In general, the above design makes highly efficient use of network resources by combining watchdog, logging and update operations into a single communication event. Security is greatly enhanced by disallowing the satellite clusters from accepting inbound control connections (the satellites contact the master instead). Finally, the design features multiple levels of redundancy. The failure of any particular satellite does not influence the others. Satellites will continue to function even in case of master failure. The failure of a server in the master will cause failover to another server. The level of redundancy is configurable by varying the number servers in a cluster, as well as the number of clusters.
Autoconfiguration of Satellite Servers
As satellite servers boot, they try several hosts (each identified by a unique, permanent object reference) in the master cluster. Each satellite host is initially configured like any other, with minimal information present locally. Upon connecting to the active master, the booting satellite host receives commands to complete its configuration. The required configuration files for each host will be stored on the master, allowing for centralized control of all clusters.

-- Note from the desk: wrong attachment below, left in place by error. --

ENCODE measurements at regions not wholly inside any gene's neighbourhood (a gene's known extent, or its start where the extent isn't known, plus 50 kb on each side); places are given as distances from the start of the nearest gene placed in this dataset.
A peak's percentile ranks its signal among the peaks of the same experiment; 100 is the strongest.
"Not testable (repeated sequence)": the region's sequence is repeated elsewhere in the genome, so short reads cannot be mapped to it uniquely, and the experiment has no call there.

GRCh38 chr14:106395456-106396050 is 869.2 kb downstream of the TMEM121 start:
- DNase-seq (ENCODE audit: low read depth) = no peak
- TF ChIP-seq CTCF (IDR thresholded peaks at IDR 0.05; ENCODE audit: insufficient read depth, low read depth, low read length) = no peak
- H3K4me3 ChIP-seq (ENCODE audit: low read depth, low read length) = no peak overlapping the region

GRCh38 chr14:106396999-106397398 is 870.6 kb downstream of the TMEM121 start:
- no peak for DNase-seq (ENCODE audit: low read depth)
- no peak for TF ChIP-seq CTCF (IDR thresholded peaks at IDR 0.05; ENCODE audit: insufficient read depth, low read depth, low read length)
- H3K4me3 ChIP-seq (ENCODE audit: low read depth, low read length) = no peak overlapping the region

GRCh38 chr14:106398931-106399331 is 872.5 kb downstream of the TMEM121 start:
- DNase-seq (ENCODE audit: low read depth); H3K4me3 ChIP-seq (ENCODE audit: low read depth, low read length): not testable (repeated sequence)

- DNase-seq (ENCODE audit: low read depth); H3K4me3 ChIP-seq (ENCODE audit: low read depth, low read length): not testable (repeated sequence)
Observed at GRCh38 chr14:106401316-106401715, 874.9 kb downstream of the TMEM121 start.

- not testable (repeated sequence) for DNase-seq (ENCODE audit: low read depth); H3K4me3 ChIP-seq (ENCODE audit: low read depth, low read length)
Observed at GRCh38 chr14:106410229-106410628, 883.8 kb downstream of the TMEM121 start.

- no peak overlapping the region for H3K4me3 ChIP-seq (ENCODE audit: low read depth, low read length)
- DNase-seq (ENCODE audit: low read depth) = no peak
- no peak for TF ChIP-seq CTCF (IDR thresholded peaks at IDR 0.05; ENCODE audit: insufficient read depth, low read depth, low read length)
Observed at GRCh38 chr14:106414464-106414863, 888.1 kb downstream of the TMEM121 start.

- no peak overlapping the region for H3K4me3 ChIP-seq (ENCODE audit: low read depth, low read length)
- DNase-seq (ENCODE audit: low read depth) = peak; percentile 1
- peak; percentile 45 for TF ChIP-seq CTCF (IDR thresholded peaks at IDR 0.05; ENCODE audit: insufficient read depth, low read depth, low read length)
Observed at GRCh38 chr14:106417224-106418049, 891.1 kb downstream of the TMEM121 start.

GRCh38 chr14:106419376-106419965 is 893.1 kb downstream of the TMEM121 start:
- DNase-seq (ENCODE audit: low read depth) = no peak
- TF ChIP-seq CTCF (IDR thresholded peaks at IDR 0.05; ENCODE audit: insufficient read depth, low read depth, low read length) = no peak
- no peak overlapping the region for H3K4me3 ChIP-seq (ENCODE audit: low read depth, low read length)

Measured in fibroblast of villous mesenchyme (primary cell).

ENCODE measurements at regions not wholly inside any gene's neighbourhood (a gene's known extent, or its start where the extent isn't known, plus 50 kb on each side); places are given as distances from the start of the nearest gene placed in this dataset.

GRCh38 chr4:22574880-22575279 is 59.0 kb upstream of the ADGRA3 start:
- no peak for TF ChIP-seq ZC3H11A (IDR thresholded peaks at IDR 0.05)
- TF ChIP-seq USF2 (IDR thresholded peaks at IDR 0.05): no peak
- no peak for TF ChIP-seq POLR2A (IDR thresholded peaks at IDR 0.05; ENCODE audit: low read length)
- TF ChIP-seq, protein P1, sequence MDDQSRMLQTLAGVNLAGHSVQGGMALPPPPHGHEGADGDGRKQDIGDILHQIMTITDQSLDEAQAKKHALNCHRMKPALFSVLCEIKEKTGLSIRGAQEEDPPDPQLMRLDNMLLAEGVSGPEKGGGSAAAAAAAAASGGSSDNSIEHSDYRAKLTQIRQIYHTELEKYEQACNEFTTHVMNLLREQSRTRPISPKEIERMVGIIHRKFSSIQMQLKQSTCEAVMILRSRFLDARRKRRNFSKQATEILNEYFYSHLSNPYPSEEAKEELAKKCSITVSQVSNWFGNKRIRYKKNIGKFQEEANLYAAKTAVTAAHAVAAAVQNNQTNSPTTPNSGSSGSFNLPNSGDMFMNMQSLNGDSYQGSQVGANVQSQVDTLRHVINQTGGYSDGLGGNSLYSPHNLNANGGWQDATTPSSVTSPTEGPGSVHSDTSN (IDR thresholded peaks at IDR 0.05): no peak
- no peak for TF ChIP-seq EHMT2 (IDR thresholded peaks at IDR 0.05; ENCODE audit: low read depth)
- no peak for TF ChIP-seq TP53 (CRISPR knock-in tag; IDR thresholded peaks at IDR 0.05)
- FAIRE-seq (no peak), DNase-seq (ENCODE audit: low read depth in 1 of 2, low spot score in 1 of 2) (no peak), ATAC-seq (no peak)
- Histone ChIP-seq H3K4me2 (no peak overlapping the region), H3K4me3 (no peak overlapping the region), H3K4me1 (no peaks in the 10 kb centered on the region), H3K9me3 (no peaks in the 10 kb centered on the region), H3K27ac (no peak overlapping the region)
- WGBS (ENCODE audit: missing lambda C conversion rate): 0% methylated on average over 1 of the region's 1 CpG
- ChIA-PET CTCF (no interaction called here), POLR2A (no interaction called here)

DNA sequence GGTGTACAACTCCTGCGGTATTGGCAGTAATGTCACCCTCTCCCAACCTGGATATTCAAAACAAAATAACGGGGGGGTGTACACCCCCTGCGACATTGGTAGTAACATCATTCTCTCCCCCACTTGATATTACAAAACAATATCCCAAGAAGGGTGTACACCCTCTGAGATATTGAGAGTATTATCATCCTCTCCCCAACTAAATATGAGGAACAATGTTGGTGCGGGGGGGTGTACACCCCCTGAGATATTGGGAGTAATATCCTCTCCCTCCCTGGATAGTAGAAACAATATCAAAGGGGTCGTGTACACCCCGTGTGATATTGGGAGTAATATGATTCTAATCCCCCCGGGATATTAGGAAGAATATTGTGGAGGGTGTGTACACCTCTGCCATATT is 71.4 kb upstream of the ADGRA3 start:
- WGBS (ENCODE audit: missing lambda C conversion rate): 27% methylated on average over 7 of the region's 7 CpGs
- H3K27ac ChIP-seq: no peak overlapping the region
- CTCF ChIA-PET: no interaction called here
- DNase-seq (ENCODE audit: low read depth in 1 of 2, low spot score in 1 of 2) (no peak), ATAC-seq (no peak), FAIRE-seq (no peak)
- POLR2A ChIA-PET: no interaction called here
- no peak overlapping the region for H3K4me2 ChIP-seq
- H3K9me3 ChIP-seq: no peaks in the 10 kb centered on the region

The master has complete control over the functionality assumed by a booting satellite host. Commands sent by the master in response to a boot request determine the number of thread pools on the satellite host, the number of threads in each pool, the amount of memory allocated, which Leaf objects get instantiated, how the Leaf objects are linked together, which ports the satellite host listens on, which services it provides, etc. Additional configuration commands are also issued every time a satellite host updates itself from the master.